6:49 | On his way to a German stalag, Jack Roan was shown a camp where prisoners were starving, perhaps to scare him. When he got to his own camp, it was large and filthy. He jumped at the chance to become a laborer for a German farmer.
Keywords : Jack Roan Stalag II-B Germany Prisoner Of War (POW) starving lice farm labor Ukrainian
He thought some of the things he had to do in basic training were stupid, like getting up early and running, but Jack Roan came to appreciate later the preparation he got there. He went first to North Africa, where he encountered the legendary General George Patton.
Jack Roan has a scar on his arm that he received from a mounted German soldier who attacked him in a manner that was straight out of the nineteenth century. It took place in North Africa, where he was found himself without a unit after being in the hospital. They had shipped out, so he volunteered for Ranger training. Big mistake.
The Ranger battalion was supposed to make it to a certain point in Italy by nightfall, but rain and mud slowed them down. The result was that the Germans were already there and had a distinct advantage. Jack Roan describes the humiliating surrender of hundreds of Rangers that followed.
He was sick with dysentery, but Jack Roan was determined to escape. The Germans were marching prisoners aimlessly on the road, so security was lax. He and two others made their move during a big storm. They hid in the woods and took potatoes from fields until they made contact with allies.
Byron Hale describes leaving England heading to Belgium in an LST filled with Artillery. The Battle of the Bulge is getting underway and Byron witnesses first hand being shelled by German 88's. Byron has to scramble to find medical attention for his 1st Lieutenant after receiving a shrapnel injury.
Normally, there would have been two Marines to a foxhole, but the 22nd had lost so many that most men were alone. Jack Houston remembers getting no sleep that long, Okinawa night because of the falling parachute flare casings landing all around him. When he moved out the next day, a bullet cracked past his ear, which caused him to begin a bad habit. Part 3 of 6. (This interview made possible with the support of JOHN & BARBARA MCCOY.)
John Holeman caught up with the 44th Division at Luneville in France. They made the new replacement a B.A.R. man. Heavier than a rifle, the Browning Automatic was, essentially, a small machine gun. Their first day moving out, a German artillery barrage sent him into a wet ditch, where he decided on a wardrobe adjustment. That same day, he watched a lone German fighter pilot parachute from the only enemy plane sent against them.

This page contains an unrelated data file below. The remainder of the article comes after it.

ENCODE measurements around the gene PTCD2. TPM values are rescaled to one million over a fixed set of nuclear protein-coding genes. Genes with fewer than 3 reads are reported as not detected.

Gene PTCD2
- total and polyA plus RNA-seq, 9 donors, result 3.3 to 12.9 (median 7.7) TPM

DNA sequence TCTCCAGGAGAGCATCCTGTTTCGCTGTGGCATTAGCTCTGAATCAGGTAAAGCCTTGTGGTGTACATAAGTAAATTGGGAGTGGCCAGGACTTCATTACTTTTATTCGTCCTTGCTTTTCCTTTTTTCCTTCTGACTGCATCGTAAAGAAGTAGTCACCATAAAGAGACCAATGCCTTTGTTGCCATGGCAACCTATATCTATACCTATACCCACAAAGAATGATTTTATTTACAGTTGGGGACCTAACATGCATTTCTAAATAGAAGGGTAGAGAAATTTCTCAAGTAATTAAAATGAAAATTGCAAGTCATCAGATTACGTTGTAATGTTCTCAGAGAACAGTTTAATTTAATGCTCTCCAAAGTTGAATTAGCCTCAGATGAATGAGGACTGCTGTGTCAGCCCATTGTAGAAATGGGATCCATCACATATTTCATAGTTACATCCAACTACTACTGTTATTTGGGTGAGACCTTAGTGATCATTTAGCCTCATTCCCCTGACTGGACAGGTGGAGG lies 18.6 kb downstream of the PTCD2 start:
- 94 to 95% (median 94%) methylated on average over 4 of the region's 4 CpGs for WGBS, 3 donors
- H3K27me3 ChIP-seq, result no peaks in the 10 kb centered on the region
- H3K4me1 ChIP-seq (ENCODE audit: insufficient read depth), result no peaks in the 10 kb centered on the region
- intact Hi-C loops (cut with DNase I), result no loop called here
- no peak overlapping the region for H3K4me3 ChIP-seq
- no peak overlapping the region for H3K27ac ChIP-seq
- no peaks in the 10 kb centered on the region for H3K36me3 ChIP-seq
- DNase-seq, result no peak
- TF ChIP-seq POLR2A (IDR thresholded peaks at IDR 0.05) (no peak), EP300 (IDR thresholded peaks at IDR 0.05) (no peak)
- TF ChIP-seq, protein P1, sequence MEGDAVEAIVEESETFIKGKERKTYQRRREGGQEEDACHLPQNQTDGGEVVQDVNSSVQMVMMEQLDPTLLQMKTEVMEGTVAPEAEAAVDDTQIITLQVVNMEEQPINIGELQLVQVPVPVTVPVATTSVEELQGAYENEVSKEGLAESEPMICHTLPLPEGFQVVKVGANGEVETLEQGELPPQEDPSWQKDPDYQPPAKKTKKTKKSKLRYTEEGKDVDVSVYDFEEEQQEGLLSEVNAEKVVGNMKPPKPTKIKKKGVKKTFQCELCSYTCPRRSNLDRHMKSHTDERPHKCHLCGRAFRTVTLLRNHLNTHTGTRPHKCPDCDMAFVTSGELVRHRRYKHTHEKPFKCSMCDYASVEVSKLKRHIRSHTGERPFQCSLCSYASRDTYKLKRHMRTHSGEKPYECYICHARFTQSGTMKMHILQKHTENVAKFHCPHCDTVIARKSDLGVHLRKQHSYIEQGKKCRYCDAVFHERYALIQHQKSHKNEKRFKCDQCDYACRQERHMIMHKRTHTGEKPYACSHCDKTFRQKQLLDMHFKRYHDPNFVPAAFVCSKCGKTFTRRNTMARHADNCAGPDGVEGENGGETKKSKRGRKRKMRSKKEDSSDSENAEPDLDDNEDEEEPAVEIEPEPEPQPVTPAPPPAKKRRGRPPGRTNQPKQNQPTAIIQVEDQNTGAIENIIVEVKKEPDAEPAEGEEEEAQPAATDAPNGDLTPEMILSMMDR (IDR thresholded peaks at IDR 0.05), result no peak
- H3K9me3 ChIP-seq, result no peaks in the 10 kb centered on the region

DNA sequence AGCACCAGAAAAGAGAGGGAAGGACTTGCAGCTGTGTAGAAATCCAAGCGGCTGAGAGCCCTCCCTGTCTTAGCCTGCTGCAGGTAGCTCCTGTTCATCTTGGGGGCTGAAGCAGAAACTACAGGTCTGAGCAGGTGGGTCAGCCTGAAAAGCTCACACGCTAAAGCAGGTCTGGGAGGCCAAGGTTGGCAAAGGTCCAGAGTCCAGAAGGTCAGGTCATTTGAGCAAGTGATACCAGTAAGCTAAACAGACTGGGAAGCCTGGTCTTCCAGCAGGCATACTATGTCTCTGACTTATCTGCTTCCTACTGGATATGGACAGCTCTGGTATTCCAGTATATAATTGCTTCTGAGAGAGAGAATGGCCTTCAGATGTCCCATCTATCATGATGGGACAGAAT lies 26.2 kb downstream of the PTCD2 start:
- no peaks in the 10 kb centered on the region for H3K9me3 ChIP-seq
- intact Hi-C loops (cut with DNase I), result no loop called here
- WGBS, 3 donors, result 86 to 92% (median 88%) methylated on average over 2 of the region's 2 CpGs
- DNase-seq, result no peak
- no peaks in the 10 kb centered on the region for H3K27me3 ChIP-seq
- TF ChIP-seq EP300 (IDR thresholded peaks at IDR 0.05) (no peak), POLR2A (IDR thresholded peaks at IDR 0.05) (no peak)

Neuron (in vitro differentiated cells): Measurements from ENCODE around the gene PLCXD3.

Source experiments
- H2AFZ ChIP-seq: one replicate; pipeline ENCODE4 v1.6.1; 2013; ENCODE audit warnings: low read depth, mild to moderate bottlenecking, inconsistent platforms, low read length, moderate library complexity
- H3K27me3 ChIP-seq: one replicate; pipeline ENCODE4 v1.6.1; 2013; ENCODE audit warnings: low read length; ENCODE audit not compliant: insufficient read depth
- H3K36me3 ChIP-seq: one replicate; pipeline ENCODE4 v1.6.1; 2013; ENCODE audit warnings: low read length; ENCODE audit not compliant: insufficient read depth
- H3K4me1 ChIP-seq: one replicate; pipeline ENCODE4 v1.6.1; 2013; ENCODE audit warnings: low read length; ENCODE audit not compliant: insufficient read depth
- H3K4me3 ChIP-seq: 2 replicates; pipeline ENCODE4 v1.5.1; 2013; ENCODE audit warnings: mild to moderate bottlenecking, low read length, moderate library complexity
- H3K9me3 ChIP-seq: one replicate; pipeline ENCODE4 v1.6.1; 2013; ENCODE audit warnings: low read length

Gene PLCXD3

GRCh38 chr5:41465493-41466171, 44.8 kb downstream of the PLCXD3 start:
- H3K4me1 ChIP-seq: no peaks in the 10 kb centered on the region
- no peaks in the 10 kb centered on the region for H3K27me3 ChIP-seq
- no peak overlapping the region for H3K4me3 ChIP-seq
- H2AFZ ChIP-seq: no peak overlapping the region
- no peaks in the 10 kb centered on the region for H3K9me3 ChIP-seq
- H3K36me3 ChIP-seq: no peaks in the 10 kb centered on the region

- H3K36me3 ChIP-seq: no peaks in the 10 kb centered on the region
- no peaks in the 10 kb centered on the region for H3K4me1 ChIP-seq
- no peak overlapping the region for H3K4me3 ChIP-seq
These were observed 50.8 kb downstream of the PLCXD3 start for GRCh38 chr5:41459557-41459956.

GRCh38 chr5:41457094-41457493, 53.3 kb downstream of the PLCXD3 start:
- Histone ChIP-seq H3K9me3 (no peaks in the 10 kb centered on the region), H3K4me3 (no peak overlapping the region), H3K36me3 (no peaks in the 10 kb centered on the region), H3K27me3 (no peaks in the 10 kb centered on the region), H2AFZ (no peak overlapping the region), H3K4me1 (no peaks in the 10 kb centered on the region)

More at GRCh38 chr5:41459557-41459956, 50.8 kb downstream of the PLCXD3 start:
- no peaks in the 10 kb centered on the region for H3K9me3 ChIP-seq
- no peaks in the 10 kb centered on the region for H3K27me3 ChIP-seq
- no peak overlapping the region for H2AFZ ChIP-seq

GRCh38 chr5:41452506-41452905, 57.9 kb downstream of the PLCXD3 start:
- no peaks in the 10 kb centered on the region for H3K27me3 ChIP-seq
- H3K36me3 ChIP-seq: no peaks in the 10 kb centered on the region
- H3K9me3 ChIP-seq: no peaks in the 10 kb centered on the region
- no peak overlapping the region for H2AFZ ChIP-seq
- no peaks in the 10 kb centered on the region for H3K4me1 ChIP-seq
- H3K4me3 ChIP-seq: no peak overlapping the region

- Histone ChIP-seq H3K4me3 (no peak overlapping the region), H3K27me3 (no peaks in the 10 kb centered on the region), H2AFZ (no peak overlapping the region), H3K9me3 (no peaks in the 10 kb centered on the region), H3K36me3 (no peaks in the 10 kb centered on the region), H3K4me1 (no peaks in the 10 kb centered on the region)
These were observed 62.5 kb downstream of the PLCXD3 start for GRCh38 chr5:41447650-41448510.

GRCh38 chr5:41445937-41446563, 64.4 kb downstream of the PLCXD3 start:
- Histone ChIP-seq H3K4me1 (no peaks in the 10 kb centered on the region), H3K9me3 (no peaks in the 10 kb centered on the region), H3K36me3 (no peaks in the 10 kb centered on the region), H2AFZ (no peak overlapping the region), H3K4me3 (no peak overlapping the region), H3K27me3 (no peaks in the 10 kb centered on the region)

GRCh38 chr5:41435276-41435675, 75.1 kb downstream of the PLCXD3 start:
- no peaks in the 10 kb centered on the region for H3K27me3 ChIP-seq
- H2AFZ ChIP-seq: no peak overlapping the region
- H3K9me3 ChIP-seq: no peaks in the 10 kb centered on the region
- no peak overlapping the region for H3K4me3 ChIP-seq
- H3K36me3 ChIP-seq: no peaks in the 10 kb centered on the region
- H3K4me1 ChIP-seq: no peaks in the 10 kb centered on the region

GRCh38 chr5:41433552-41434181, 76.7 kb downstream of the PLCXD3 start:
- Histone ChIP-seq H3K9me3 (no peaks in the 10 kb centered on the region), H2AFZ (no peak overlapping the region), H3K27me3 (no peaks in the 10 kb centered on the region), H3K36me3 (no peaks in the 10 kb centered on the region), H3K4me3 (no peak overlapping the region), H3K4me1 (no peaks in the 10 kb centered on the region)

The POW's rose before dawn for their work detail, but the German guard said there would be no work that day. Instead they set out on a march toward the American lines. Canadian Paratrooper Dennis Trudeau didn't know it yet, but the Russians were approaching. After the guards abandoned them, the search for friendly forces began. Soon the hungry men would have some food, too much food as it turned out. (This interview made possible with the support of SUZANNE & RALPH HUDGENS honor of Malcom Skinner.)
John Laster never felt the enemy "had anything big enough or good enough to keep me from coming back...I am still here, some of them are not." He swears he is ready to go back and he urges vets to leave a history and a record as he has done.
On a night patrol, LT Bill Dahlman was riding on the back of a tank with four of his comrades. As they approached a bridge, they decided it would be best to go on foot to check and see if the area was clear of explosives. The moment Bill jumped off the tank, a mortar shell landed on him. His friends pulled him out and waited for a jeep to take him to a hospital. This injury would earn him a Purple Heart.
Jonathan Swift describes the numerous layers of clothing he and his squad wore when up in the air. The freezing temperatures at that altitude made using the relief tube nearly impossible. Swift's comrade Bill Bason (a navigator in a different squad) was confronted with a frozen escape hatch when his plane was coming down.
Liberated POW Hugh Lee Young and his fellows were stopped from entering nearby Mauthausen concentration camp by Allied guards because they feared that the freed men would massacre the Germans. No reserve duty for him after, "I had about all I could do."